Excerpt: The Billionaire's Virgin Temptation

Excerpt: The Billionaire's Virgin Temptation

Contemporary Romance

Chapter One

The theme on the gold-leaf invitation for Sydney’s most renowned masquerade ball this year had been daring, romantic,seductive…’

Tick, tick and tick, Ruby thought, stifling a yawn and giving a smile she hoped conveyed Having a great timeand not I wish I was sipping this glass of Riesling at home on my sofa in front of the latest instalment of Lawand Order.

And wearing comfy pyjamas, Ruby mused longingly as she took in the packed ornate ballroom.

A lavish ball was the last place she wanted to be after a gruelling eighty-hour working week that had gone from bad to worse and still required more hours to be put in, but she was here in support of her sister, so leaving wasn’t an option just yet.

And she supposed it was an interesting interlude from her everyday life sitting in her poky little law office, fighting the good fight. When else would she get the chance to join the who’s who of the theatre world in a multimillion-dollar Point Piper mansion with unrivalled harbour views beyond the infinity pool?

Everywhere Ruby looked there was a dazzling display of elaborately costumed guests milling about and talking in a profusion of excitement and colour. It was like stepping back in time with women in wigs and masks and men with feather-plumed hats drinking impossibly elegant flutes of champagne that sparkled like liquid gold beneath the light of a thousand chandeliers. Frescoes of cherubs and deer stared down from the ceiling and the iconic gunmetal-grey Sydney Harbour Bridge glowed through the open French doors, reminding everyone that they were in fact in Sydney and not visiting some Venetian mansion on the banks of the Grand Canal during Carnevale.

Ruby surreptitiously adjusted the neckline of her fitted gown, which kept slipping to reveal a little too much cleavage for her liking. She was supposed to be Marie Antoinette but her mirror had deemed that she looked more like Little Bo Peep on steroids, making her thankful she was well-hidden behind an elaborate black lace mask.

‘You know I really appreciate you coming along with me tonight, don’t you?’ Molly murmured.

Thanks to live music from the twenty-piece band where a well-known pop star was belting out her latest hit, Ruby had to lean in close to catch her sister’s words.

‘I’m enjoying myself,’ she fibbed, not wanting Molly to feel guilty about roping her into accompanying her. Molly was on a personal quest to waylay some in-demand director and convince him that she really needed to star in his next award-winning Hollywood epic. Molly had paid her dues at drama school and appeared in small-to-medium theatre productions and TV shows, and Ruby would do anything to help make her sister’s dreams come true.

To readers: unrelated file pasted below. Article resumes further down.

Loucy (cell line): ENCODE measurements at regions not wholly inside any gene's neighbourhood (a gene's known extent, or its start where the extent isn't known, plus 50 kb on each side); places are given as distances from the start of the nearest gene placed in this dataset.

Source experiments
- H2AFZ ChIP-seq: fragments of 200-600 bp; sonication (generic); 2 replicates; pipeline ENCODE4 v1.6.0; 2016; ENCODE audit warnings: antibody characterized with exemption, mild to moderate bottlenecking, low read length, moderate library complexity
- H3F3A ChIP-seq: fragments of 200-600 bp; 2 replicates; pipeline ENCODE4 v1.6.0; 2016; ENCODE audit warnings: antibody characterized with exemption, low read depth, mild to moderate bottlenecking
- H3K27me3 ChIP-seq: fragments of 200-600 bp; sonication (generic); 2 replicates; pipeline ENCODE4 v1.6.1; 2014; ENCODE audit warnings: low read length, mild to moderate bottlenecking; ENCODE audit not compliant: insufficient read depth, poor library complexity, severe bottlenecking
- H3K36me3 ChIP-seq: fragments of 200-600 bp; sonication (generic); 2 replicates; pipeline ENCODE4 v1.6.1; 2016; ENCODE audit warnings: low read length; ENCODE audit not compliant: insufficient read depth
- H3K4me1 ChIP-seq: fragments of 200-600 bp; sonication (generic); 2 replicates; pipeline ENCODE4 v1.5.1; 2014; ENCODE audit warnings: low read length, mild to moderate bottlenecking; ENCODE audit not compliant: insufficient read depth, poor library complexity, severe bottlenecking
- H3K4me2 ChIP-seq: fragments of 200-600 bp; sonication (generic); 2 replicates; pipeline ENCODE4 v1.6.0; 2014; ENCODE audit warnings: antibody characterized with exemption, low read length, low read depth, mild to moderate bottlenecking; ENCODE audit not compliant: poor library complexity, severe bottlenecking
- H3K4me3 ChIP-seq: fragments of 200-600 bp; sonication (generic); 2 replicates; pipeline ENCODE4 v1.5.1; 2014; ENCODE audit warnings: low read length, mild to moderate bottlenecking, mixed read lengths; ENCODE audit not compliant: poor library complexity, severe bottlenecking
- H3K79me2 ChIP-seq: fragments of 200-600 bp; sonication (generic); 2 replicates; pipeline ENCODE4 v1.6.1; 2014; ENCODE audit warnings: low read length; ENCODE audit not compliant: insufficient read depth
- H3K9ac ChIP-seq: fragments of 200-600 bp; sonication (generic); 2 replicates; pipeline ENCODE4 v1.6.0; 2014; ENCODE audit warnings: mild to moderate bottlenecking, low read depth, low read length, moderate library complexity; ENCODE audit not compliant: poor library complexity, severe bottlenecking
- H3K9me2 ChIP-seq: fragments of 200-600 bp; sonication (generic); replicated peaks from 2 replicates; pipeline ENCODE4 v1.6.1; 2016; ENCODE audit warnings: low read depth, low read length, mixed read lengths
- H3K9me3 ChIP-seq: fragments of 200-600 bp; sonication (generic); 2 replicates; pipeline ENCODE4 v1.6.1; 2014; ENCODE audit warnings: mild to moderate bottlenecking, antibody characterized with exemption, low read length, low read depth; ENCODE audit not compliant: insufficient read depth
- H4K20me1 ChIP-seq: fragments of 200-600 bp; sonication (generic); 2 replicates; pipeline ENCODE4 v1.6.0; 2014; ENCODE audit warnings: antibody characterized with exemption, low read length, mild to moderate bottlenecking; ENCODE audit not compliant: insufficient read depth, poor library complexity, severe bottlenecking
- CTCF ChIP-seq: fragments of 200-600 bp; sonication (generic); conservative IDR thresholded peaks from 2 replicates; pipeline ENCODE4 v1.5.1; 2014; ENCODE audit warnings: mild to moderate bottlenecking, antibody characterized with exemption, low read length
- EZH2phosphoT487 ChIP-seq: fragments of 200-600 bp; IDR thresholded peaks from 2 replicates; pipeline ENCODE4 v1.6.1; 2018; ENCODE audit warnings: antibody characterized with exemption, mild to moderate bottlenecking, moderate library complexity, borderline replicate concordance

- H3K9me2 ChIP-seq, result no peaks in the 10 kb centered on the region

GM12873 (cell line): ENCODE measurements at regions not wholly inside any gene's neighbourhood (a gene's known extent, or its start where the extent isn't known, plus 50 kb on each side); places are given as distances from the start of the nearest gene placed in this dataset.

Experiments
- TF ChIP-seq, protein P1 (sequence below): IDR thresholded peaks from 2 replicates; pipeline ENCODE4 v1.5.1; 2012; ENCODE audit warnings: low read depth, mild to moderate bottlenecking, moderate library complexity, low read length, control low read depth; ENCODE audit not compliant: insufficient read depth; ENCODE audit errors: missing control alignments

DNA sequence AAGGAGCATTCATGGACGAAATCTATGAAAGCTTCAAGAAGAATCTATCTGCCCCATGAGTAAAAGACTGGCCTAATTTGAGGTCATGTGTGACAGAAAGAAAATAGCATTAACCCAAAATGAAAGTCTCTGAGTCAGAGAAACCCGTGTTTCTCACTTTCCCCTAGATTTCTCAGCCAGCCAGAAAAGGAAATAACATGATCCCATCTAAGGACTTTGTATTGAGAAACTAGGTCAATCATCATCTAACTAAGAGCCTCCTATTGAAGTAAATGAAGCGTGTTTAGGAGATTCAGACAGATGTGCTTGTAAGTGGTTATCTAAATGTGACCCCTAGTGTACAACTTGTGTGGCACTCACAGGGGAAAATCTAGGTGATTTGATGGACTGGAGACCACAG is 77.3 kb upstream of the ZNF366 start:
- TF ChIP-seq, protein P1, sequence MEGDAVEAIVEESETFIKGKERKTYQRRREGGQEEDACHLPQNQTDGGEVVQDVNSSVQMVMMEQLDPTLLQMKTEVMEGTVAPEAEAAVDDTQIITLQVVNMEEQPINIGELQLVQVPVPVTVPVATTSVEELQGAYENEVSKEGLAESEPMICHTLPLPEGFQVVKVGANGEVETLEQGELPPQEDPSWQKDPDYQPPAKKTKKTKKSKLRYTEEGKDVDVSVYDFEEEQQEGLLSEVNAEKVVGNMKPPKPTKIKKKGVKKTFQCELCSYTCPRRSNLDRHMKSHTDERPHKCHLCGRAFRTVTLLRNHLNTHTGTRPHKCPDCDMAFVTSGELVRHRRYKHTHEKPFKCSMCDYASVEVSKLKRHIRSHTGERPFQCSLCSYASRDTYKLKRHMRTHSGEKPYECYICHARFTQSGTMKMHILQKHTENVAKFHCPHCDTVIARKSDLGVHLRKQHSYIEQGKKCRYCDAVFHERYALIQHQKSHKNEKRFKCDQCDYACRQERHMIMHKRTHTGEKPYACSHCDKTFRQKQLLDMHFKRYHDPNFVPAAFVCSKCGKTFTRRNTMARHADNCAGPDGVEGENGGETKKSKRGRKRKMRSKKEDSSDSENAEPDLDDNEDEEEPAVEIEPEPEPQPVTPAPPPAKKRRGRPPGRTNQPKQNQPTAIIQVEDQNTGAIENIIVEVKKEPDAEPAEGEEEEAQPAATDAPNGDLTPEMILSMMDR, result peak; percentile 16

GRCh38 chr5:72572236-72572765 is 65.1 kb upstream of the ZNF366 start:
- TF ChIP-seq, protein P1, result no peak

‘No, you’re not,’ Molly said, shrugging good-naturedly. ‘But I appreciate the lie. I’m also under strict instructions to make sure you have fun and relax for once.’

‘Let me guess.’ Ruby gave her sister thatlook, knowing full well where her instructions had come from. ‘Mum told you to find me a nice man I can fall in love with so I can produce lots of grandbabies.’ Nothing new there. ‘Which is so not going to happen, and, for the record, I take serious umbrage at the insinuation that I don’t normally relax and have fun because I do. All the time!’

‘Oh, did I only insinuate that last bit?’ Molly feigned a shocked expression. ‘I meant to say it outright.’

‘Ha-ha.’ Ruby narrowed her eyes menacingly. ‘I know how to relax.’ She had a yoga class booked the following morning, didn’t she? ‘Andhow to have fun.’

‘You work,’ Molly corrected. ‘But that’s okay. Tonight I will ply you with drinks and ensure that you meet some tall, dark and handsome man to while the evening away with.’

Ruby grimaced. As any self-respecting lawyer knew, weekend work was par for the course. Particularly with the big cases, and Ruby had just embarked on one of the biggest of her career, so men were not a priority for her right now. If they ever had been.

‘You can’t tell if a man is handsome or not while he’s wearing a mask,’ Ruby pointed out, ‘and you already know that I don’t hold to Mum’s mantra that a woman isn’t complete without a man on her arm.’

‘Mum is old-school,’ Molly agreed; ‘you can’t hold that against her.’

‘I don’t hold it against her. I’m just not intending to follow in her footsteps.’

‘By not dating at all?’

‘I date,’ Ruby defended, tucking a recalcitrant strand of her blonde hair back under her poufy white wig. ‘When I have the time.’

Molly gave her a good-natured eye-roll. ‘The last time you went on a date, dinosaurs roamed the earth.’

Ruby laughed at the visual. ‘I’m not a romantic like you and Mum. I don’t see “the one” in every man who looks my way.’

‘That’s because you never give any guy a decent chance. You find something wrong with all of them and quickly move on. But seriously, Rubes, just because Dad left Mum for another woman it doesn’t mean every man will do the same to us.’

Ruby couldn’t deny that their father’s desertion had left her somewhat jaded when it came to romance, but that wasn’t the only reason. In her experience men wanted more from a woman than they were prepared to give and she had yet to meet a man who challenged that theory.